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When Summer is Going, Going, Gone

in search of one last enjoyable inning as the end of summer looms

Ken Szymanski, photos by Andrea Paulseth |

The summer of 2019 was the summer of great expectations: outdoor concerts, long-distance Frisbee in the vacant lot, lakeside campfires, s’mores, lightning bugs, and endless summer magic.

But summers had begun to change around our house. As our kids got older, I feared the wonder years were fading. I saw it in a swing set that sat vacant more often than not. I saw it in kids who preferred their screens to outdoor adventures. Even when the ice cream man rang his bell through the neighborhood, our 12-year-old no longer sprinted out the door with his little brother. At 12, he was still interested, but he realized it wasn’t an emergency. Walking would suffice.

Many have noted that my expectations often run idealistically high, and reality rarely measures up. Temper the expectations, and one won’t be disappointed.By mid-August, the backyard ferns were wilted and brown. The Summer Bucket List had been replaced by the Wisconsin Reality List: heat and humidity, mosquitoes and gnats. Where was the summer everyone else was posting about on social media?

That’s a smart game plan, which may be why I never adopted it. 

We needed something to turn this wayward ship around.

“Who wants to go to the Express game tonight?” I asked late one evening.

No takers.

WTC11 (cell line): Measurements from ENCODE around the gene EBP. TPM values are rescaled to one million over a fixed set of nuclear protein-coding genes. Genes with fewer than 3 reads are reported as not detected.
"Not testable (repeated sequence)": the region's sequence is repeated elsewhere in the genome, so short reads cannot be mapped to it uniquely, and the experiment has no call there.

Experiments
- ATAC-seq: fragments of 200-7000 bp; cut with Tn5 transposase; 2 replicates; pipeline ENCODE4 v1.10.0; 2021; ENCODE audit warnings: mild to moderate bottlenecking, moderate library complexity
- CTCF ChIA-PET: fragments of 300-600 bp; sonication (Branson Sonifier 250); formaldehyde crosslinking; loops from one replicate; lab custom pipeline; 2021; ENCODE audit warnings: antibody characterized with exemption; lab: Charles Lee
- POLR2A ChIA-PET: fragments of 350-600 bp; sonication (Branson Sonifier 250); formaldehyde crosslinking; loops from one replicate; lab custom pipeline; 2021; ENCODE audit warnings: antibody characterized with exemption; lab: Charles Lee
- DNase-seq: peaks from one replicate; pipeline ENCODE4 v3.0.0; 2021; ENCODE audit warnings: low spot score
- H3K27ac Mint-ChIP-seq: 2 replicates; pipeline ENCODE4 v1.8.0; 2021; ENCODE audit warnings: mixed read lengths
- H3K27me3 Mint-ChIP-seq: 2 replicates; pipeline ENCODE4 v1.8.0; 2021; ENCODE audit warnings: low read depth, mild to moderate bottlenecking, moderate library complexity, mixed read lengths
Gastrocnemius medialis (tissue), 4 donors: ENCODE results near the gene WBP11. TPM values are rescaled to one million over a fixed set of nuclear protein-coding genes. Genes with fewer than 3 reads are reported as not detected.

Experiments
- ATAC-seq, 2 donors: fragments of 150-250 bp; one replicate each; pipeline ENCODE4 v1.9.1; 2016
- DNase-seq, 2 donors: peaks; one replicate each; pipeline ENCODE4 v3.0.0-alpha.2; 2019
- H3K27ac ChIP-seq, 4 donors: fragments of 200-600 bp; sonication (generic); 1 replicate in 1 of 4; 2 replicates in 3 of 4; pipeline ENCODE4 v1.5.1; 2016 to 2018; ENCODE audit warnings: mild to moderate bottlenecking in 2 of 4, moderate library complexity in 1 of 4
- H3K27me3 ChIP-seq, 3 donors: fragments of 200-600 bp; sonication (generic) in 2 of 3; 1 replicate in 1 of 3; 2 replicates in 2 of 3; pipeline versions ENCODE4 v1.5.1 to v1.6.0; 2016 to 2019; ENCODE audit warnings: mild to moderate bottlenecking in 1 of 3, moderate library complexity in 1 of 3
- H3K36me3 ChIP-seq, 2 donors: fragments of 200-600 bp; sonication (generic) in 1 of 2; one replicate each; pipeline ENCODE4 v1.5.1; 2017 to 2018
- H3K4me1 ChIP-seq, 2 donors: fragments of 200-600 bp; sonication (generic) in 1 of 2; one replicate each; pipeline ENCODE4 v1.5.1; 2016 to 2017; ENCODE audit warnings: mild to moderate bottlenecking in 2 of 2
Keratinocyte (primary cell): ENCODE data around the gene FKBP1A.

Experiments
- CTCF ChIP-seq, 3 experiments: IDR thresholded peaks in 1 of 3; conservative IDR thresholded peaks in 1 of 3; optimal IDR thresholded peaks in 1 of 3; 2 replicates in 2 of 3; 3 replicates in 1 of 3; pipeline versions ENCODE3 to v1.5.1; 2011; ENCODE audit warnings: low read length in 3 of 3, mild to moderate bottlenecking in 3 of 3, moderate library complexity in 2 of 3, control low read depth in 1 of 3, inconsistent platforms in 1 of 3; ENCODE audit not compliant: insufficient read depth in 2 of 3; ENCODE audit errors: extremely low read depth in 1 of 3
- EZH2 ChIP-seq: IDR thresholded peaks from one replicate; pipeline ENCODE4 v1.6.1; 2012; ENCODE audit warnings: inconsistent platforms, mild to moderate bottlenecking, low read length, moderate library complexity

“We could get ice cream at the concession stand,” I added.

The crowd was, dare I say, buzzing with excitement. The energy was, dare I say, palpable. Some of these fans had been there all season. We’d only been there for an inning. Even though we weren’t as invested, there was plenty of room on the bandwagon.

My eight-year-old son, Evan, agreed. We slipped on our shoes and headed out the door. The evening air had turned cool; humidity levels were finally merciful. While Evan was no longer interested in the bounce house, the last time we went he enjoyed getting autographs from the players. He brought the same ball with high hopes. We parked the car and approached Carson Park stadium – a beacon on a hill, surrounded by Half Moon Lake. It’s a stone-built classic, constructed during the Great Depression, in faith of better days ahead. The players run on similar faith, playing all summer long, dreaming of getting drafted into the minor leagues.

This happened to be a late-August playoff game, and we entered the stadium (for free!) in the middle of the eighth inning. We got ice cream and a spot under the grandstand. It seemed half of Eau Claire was at the game: happy to be packed in, sitting shoulder to shoulder, back when crowds weren’t something to avoid. Together, we could feel the collective power in a couple of thousand people focused on the same small action, rooting for the same outcome. None of us knew the next season would be canceled, that this would be the last game played at Carson Park indefinitely.

The Express had a 2-0 lead late in this divisional playoff game, and the crowd was in a great mood. As part of their nightly tradition, they played “Sweet Caroline” leading into the ninth inning.

I’ve grown tired of that song over the years, but, on that night, I got caught up in the ballpark spirit.

When it gets to the chorus, and Neil Diamond sings, “Sweeeet Car-o-line,” the whole crowd typically sings the “BAHM-BAHM-BAHMMM!” But a guy near us brought an air horn, and he had several beers or was supremely confident, and he blared that thing along to the BAHM-BAHM-BAHMMM! It was hilarious gross-overkill, and my son was beside himself with laughter. And the second time around the chorus, with another round of air horn blasts, Evan laughed even harder. Two times with a joke like that seemed plenty. For my son, though, jokes get funnier with repetition. And Evan’s hard laughter is contagious. “Do you think he’ll do it again?” he asked. When the chorus rolled around again, sure enough air horn guy did his thing: BAHM-BAHM-BAHMMM! Evan’s whole body shook with laughter, and mine did, too.